Republicans will criticize President Trump's news conference with Vladimir Putin and then probably not actually do anything about it. And GOP strategist Mike Murphy summed up the reason nicely:
The idea that Republicans are suddenly going to run kamikaze missions in the name of holding Trump accountable is fanciful. Politics is a business that selects for self-preservation, first and foremost. Any given thing could ruin a career, and those who rise to the top are generally both the most worried about protecting themselves and the best at it. Most everyone now just accepts this as reality and doesn't expect Republicans to truly revolt over anything short of video showing Trump telling Putin which Democratic groups to hack.
But some hopeful souls have settled upon a new Way To Stop Trump — and it's a way that requires just one brave Republican.
Because the GOP saw its Senate majority halved in the Alabama special election and because Sen. John McCain (R-Ariz.) is battling brain cancer, the Senate effectively has a 50-to-49 GOP majority. And that means it takes only one GOP senator — theoretically — to reverse the majority and basically hold Trump's agenda hostage.
Former Obama White House press secretary Dan Pfeiffer threw out vocal Trump critics Ben Sasse (R-Neb.) and Jeff Flake (R-Ariz.) as the ones who could make the stand by refusing to vote for Trump's nominee to the Supreme Court, Brett M. Kavanaugh. Were just one of them to summon the courage, Pfeiffer reasons, they could secure concessions up to and including a vote on a bill to protect special counsel Robert S. Mueller III, implement more Russia sanctions or — in a particularly novel idea — subpoena the interpreter who was in Trump and Putin's private meeting.
The Atlantic's James Fallows, who, like many Democrats, is frustrated with the likes of Sasse and Flake denouncing Trump but not using their full leverage against him, laid out his own, similar proposal.
I'll qualify by saying I've often said this idea is dumb. Democrats have suggested that these members could vote against things such as the GOP's tax cuts bill as a means to protest Trump. But these are conservatives who are voting for conservative legislation. This has been their chance, with GOP control of both chambers of Congress, to actually pass the things they spent years and even decades in Congress hoping to accomplish. They won't just throw that away on a whim, no matter how many moral compromises they need to make in the meantime. And it's not difficult to see how they can justify every last bit of it to themselves.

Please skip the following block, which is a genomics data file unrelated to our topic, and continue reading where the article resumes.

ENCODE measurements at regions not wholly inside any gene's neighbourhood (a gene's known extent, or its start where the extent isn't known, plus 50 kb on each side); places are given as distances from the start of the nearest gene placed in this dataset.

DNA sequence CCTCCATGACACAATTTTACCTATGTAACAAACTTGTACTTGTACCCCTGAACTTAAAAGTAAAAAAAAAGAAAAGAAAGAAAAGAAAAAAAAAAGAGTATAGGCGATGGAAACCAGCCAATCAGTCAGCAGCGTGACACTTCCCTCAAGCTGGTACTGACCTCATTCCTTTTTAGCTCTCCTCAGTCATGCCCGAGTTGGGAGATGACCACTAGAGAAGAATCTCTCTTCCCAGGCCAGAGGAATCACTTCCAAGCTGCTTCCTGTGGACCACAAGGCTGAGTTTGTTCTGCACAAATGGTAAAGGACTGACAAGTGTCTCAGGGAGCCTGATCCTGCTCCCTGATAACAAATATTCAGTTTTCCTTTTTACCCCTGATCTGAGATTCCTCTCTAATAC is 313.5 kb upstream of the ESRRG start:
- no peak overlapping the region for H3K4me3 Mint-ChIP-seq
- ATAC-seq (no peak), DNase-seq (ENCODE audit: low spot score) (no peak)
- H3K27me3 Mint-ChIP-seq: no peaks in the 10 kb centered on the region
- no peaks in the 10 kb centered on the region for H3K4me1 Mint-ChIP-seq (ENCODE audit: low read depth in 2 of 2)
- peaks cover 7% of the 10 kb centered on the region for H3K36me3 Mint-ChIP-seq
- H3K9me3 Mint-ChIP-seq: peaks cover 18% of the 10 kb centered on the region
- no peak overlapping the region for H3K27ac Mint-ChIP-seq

It's one thing to expect them to do that over Trump saying something off-color or destroying a few political norms; it's another when these same members of Congress are warning about Trump committing something shy of a treasonous act — of selling out to America's enemies. And the fact is that one of them could have the leverage, if they truly wanted to sacrifice themselves, to hold Kavanaugh or anything else hostage.
There actually is some precedent for this — albeit on a much smaller scale. In April, Flake held hostage a vote on Jim Bridenstine's nomination to be NASA administrator over an unrelated matter: his desire to get an audience with Mike Pompeo, then the CIA director, to discuss Cuba. Eventually, the standoff was resolved.
At the same time, there are myriad reasons this won't happen.
The first is that this approach would carry no assurances of success. If just one Democrat, such as Sens. Joe Manchin III (W.Va.) or Joe Donnelly (Ind.), were to cross over on Kavanaugh, the blockade would be rendered meaningless. It might be easier for Democrats to unite against Kavanaugh if they have a Republican on their side, but that wouldn't be easy for the likes of Manchin, Donnelly, Sen. Heidi Heitkamp (N.D.) or any number of other red-state Democrats who face reelection to do.
The second is that, even if it does succeed in blocking things, the endgame is far from certain. Trump is a proud man who doesn't often back down and wouldn't like having his Supreme Court pick held hostage. It's an open question as to how much he actually cares about tilting the Supreme Court conservative. Yes, it would be a key part of his legacy, but it's something other Republicans probably want more than he does. If this is a standoff, Trump seems to be unlikely to blink first, knowing how much Republicans want the thing they'd be blocking. (And that goes double if he's truly afraid of what Mueller might produce.)
And third is the member's own legacy. Republicans have a finite amount of time to confirm the new justice before they potentially lose their majority in the November election. Whoever would make the decision to take a stand would have to be willing to be the Republican who maybe prevented conservatives from getting a 5-to-4 Supreme Court majority, because there's a possibility that would be the outcome — however unlikely. That's not exactly how any Republican wants to be remembered.
If one or two GOP senators truly feel strongly and are willing to go there, the option is available. Nobody should hold their breath.